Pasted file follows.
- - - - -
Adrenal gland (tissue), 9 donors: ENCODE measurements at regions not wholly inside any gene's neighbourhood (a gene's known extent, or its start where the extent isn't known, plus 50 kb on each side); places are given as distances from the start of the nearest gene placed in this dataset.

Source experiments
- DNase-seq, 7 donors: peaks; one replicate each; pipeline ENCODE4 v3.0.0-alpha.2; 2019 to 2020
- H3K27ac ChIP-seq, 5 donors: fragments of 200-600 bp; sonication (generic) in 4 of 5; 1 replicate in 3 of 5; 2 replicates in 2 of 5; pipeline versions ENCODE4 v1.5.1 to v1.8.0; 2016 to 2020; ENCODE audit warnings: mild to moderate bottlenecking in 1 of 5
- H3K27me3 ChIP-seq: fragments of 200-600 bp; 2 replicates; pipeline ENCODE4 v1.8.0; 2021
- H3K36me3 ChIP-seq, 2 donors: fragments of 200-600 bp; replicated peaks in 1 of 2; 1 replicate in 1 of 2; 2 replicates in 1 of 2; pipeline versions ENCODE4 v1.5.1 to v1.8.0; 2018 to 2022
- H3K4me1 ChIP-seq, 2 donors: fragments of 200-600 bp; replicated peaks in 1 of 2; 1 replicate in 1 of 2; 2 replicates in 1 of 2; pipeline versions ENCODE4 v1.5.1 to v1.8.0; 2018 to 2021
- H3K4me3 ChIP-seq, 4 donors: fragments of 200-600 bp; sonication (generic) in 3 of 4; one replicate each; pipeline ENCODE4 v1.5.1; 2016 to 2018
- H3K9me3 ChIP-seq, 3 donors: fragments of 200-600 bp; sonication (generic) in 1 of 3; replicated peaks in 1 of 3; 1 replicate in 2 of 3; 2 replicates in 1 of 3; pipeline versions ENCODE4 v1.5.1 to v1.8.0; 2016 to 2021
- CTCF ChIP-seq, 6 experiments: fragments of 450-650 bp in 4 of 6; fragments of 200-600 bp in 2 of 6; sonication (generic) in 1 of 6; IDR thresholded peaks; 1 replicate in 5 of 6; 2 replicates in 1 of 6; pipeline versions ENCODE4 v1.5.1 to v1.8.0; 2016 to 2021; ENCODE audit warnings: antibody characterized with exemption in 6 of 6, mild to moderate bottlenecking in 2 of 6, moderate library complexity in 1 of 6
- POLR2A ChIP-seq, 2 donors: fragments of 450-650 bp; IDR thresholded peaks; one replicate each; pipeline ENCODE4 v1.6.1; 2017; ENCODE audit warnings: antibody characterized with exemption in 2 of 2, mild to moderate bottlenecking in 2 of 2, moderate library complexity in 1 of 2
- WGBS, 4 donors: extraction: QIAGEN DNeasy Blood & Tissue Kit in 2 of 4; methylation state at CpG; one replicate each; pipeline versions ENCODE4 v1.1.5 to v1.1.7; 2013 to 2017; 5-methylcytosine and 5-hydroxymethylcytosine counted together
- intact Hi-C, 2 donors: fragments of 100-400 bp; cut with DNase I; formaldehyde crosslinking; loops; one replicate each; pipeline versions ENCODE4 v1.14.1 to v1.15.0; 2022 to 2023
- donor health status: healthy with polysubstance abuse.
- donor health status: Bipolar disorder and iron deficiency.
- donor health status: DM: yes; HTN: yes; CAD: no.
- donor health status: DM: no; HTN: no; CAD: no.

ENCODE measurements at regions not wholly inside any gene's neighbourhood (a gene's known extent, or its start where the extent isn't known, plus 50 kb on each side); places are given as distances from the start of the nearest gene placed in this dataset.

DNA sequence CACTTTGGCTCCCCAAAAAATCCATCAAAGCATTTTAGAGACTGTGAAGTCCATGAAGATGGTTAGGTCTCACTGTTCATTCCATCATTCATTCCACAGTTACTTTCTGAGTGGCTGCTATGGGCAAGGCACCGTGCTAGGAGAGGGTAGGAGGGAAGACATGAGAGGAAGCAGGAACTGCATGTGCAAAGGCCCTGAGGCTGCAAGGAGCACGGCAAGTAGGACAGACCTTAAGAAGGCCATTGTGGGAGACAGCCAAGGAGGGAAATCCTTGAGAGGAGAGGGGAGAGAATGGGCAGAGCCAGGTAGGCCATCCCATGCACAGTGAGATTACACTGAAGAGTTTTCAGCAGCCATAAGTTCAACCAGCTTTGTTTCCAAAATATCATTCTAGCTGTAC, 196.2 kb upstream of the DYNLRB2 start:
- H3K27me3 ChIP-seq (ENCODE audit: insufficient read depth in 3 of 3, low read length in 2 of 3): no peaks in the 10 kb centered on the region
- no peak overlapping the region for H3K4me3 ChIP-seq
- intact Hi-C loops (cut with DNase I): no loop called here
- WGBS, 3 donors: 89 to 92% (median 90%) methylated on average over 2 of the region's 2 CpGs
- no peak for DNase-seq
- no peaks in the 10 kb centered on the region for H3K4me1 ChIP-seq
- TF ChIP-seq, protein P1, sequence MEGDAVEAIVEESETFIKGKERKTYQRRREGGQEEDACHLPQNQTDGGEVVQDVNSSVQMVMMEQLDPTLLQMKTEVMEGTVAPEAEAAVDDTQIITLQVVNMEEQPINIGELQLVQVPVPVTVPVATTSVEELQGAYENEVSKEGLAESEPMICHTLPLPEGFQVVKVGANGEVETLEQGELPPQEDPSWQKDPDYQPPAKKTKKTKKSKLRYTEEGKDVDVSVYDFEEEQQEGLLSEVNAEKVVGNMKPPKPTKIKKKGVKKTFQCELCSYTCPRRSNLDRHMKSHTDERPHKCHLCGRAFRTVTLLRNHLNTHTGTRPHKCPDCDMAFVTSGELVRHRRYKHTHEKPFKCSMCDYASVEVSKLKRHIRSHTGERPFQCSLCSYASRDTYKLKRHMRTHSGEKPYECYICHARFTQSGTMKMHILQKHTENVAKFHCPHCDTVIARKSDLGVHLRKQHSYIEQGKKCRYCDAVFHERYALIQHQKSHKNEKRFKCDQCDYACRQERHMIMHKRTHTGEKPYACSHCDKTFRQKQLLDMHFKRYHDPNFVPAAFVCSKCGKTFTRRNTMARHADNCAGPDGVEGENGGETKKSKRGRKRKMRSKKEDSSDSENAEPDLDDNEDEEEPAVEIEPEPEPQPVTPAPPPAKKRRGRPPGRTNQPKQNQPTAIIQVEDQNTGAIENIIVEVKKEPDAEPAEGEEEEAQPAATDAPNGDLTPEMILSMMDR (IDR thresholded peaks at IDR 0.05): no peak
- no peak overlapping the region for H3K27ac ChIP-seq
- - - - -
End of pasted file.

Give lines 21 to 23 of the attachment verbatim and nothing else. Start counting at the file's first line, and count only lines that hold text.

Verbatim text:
- no peak overlapping the region for H3K4me3 ChIP-seq
- intact Hi-C loops (cut with DNase I): no loop called here
- WGBS, 3 donors: 89 to 92% (median 90%) methylated on average over 2 of the region's 2 CpGs